BC Responding to Fears, Not Statistics
There is nothing pretty about finding the remains of a cow or sheep attacked by wolves. British Columbia livestock breeders are understandably concerned when their already slim margins are narrowed by predation. Ranchers say attacks are increasing. So do First Nations hunters, who say moose and caribou are falling prey to wolves. In Cariboo, the province’s primary cattle country, those groups welcome the decision to allow open season on wolves that stray too near livestock.
However, B.C. Ministry of Agriculture statistics provided to the Vancouver Sun point to an emotional decision not based on statistics. In 2010, “there were 78 verified livestock losses to predators on Crown land across the province last year – the lowest in four years – for which the government paid out $32,931 in compensation.” To put that in perspective, those 78 deaths represent a tiny fraction, .052 percent, of the estimated 150,000 grazing on Crown Land.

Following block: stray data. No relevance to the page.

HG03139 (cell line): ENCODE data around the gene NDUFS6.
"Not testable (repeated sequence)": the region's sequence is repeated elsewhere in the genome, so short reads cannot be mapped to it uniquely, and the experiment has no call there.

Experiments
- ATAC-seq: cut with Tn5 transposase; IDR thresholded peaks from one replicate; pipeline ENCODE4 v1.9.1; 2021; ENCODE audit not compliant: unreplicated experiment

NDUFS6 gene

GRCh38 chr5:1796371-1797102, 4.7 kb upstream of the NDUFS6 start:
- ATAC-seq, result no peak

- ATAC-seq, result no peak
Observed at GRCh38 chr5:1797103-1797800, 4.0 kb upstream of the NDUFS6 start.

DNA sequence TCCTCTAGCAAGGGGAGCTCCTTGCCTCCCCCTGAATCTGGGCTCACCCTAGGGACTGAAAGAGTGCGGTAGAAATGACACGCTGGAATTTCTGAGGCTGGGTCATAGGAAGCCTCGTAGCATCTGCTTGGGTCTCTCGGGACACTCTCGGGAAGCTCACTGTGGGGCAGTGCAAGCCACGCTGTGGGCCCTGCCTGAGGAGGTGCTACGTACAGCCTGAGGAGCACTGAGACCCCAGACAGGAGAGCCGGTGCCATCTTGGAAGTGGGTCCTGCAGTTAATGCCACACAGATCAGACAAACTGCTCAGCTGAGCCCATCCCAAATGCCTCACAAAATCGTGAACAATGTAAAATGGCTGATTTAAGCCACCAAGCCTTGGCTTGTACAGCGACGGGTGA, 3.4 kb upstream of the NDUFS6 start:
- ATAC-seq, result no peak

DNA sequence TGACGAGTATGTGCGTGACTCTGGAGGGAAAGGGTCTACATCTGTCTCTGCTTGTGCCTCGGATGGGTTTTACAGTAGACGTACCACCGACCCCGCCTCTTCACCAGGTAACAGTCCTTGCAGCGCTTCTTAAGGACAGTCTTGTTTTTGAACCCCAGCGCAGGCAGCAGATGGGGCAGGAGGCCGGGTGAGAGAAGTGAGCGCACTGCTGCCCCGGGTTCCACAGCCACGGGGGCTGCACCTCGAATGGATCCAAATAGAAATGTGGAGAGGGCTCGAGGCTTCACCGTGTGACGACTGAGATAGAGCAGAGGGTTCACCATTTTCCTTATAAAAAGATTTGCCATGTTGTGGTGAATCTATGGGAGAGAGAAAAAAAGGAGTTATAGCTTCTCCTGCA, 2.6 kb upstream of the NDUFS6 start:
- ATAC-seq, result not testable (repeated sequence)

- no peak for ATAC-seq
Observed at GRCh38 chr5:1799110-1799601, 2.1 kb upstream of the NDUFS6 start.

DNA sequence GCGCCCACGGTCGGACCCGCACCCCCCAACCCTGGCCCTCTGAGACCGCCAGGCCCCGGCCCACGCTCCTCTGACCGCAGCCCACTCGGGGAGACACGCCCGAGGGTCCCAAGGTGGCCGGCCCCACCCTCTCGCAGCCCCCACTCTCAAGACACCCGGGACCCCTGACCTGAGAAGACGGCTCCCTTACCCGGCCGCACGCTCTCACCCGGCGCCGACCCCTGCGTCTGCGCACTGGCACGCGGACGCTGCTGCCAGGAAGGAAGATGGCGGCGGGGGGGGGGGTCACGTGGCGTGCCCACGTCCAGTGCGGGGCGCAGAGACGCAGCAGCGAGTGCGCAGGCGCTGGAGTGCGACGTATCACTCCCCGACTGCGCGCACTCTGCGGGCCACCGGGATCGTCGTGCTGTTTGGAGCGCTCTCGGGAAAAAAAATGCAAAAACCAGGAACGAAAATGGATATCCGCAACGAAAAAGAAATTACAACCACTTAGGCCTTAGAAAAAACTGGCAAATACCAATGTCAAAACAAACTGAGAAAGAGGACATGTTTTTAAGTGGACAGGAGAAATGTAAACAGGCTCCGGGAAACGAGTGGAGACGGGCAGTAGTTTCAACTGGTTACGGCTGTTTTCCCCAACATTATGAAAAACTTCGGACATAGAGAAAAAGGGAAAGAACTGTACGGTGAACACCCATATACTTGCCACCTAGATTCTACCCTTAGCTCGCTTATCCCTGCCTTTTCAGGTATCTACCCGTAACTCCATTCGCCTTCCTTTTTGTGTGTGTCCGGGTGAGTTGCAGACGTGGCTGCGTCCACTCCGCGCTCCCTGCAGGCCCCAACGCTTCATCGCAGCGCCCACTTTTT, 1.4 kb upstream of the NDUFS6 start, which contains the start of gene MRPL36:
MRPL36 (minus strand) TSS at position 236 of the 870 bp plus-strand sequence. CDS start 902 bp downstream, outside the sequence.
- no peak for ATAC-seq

Stephen Hume estimates 55 of the 78 deaths could be attributed to wolves. With approximately 525,000 cattle on B.C. farms and ranches (not just those on Crown Land), wolf-caused losses represent slightly over 0.01 percent, about half the number that die on the way to the slaughterhouse or are injured and have to be euthanized. Hume also cites a Canadian study of mortality in beef cattle that put disease as the top livestock killer, statistics similar to those found in the U.S.
He continues, “Meanwhile, a rancher from the Williams Lake area was charged following an SPCA investigation which found 40 of his cattle had starved to death and 130 were severely emaciated – that’s about 0.03 per cent of B.C.’s cattle herd.
“Unfair to blame all ranchers for the behaviour of one individual, ranchers reasonably argue. Exactly. And it’s equally unfair to blame wolves for livestock mortalities on the basis of unverified claims, anecdotal evidence and generalizations which arise from old prejudices.”
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